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Endangered skiing
This is an archived article that was published on sltrib.com in 2013, and information in the article may be outdated. It is provided only for personal research purposes and may not be reprinted.

Auden Schendler and Lukas Haynes ("Finally, ski resorts wake up to warming," Opinion, Sept. 5) insightfully identified how climate change not only challenges the ski industry, but all of us who are deeply attached to Utah, its land, and its lifestyle.

There is a real possibility that young skiers like my grandson will be an endangered species, having to range far and wide to find infrequent powder on top of a thin pack of heavy, wet snow.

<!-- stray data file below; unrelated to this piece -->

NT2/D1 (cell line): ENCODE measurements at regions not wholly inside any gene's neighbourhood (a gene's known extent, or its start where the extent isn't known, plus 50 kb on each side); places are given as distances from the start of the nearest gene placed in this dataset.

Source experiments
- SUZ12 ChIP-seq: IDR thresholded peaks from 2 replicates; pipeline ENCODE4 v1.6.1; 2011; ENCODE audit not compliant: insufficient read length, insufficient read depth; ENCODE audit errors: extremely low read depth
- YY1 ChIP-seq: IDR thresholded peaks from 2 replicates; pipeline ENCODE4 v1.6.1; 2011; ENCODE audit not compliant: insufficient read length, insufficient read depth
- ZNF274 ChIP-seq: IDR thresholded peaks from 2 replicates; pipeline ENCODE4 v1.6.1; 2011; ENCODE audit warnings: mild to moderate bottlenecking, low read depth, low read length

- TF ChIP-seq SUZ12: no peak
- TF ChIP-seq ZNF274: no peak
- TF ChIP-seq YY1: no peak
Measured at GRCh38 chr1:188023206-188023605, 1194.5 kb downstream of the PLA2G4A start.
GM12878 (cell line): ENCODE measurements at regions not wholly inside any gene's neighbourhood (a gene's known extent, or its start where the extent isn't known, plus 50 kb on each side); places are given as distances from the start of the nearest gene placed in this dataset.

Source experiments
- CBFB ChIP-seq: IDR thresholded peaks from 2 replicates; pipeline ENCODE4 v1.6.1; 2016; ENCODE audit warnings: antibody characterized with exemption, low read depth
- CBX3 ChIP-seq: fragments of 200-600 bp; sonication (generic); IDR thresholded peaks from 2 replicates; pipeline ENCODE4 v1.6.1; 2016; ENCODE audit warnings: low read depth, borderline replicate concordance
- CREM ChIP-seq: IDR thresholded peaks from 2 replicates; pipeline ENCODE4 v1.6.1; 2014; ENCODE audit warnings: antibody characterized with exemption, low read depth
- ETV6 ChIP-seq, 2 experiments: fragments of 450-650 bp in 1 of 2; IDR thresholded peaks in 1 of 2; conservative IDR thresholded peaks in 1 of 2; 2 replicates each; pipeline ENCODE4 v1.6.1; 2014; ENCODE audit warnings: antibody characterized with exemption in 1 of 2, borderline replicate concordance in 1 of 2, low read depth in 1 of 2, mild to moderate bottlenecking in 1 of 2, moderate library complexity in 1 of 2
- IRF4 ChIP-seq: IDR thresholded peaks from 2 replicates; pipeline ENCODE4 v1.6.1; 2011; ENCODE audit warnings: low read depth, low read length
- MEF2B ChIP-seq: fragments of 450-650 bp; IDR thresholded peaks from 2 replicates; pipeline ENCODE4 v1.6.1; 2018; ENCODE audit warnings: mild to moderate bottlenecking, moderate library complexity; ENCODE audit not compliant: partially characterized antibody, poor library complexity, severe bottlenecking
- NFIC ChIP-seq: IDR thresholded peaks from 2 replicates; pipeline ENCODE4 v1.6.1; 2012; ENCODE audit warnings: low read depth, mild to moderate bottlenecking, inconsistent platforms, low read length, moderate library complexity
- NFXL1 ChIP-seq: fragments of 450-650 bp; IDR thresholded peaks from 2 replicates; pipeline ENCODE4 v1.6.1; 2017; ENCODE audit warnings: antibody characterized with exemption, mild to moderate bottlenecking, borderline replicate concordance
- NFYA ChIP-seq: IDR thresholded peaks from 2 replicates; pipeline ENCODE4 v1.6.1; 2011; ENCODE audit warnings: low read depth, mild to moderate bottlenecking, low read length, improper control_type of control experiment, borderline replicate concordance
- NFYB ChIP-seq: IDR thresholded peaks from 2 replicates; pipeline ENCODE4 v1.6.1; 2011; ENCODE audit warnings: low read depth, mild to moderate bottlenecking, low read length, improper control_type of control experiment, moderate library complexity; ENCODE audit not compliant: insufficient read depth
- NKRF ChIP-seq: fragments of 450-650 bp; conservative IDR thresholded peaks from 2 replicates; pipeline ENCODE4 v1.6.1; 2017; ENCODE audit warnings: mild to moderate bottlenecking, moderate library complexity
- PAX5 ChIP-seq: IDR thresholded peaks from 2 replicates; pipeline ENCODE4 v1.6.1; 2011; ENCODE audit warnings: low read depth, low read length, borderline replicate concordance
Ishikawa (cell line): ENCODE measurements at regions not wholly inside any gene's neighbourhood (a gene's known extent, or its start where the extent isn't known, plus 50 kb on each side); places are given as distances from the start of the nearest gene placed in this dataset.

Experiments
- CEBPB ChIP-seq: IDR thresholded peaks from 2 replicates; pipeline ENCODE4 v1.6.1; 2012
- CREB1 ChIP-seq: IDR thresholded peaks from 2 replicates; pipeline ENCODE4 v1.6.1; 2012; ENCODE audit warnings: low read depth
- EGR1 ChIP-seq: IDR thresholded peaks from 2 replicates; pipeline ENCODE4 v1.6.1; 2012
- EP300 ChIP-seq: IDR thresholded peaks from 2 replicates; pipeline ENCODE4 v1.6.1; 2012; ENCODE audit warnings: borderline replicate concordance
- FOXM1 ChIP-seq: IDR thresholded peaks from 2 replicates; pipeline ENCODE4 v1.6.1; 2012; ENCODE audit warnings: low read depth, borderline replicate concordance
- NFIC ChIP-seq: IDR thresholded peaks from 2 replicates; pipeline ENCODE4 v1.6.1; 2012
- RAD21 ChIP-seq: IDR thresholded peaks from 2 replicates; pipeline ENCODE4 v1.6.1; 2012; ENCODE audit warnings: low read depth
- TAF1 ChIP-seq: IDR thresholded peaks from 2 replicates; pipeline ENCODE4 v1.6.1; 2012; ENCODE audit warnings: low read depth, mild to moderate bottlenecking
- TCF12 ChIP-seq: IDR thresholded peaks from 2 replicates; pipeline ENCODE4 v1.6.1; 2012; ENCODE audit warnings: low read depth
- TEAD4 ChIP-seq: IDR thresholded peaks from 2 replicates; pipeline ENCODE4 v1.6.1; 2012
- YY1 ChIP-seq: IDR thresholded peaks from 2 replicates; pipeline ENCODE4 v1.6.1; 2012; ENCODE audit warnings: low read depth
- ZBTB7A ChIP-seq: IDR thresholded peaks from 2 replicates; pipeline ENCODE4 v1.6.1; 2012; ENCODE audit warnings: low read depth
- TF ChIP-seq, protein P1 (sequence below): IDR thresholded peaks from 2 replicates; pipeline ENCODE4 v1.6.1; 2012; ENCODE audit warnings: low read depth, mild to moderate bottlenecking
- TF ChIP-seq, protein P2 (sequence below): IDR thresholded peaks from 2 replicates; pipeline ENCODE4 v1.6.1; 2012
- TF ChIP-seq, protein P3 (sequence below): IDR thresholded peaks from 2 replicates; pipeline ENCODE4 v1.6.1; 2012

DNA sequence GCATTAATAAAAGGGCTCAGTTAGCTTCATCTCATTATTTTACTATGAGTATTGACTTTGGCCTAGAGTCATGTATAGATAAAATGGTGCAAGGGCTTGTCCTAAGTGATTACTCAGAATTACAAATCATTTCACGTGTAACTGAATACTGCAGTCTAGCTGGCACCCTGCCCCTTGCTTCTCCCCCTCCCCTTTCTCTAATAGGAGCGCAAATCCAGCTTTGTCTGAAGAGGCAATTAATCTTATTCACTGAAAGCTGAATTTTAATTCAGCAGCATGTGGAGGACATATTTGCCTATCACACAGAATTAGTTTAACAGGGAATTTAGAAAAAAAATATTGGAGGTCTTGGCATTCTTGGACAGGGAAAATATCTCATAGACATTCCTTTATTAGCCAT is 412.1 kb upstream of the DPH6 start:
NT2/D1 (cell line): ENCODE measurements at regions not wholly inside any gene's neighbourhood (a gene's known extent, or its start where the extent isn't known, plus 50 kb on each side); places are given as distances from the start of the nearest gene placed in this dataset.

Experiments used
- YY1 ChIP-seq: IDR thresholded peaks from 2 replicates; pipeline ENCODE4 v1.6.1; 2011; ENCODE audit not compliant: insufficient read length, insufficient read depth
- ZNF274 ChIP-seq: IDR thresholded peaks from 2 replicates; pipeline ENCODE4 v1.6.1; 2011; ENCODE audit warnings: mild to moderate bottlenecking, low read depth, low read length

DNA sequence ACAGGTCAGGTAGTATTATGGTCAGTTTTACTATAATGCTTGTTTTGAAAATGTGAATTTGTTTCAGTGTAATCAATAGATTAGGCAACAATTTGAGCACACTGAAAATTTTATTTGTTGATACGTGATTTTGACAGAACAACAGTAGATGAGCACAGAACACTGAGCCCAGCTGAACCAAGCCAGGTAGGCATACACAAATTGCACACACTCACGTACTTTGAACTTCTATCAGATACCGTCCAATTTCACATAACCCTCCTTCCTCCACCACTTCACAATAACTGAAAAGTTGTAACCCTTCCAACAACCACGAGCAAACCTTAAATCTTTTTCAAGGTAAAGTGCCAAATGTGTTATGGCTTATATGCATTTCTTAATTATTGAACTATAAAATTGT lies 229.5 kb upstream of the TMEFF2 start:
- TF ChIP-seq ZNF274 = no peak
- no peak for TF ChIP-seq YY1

Farmers, ranchers, hunters and fishers face similar challenges to their activities from depleted water resources, prolonged droughts, higher temperatures, decreased snowpacks, and bigger, more frequent and fierce wildfires and storms.

The ski resorts' Mountain Collective recognizes the threat to our economy and to our lifestyle, and all of us need to as well. A positive, forceful action would be to advocate for a fee on carbon with a rebate back to the public, combined with a fee on carbon-based imports on which no carbon fee has been imposed.

Immediate benefits accrue from cleaner air, lower carbon output, improved water quality and creation of new jobs and industries.

A.T. Williams

Holladay

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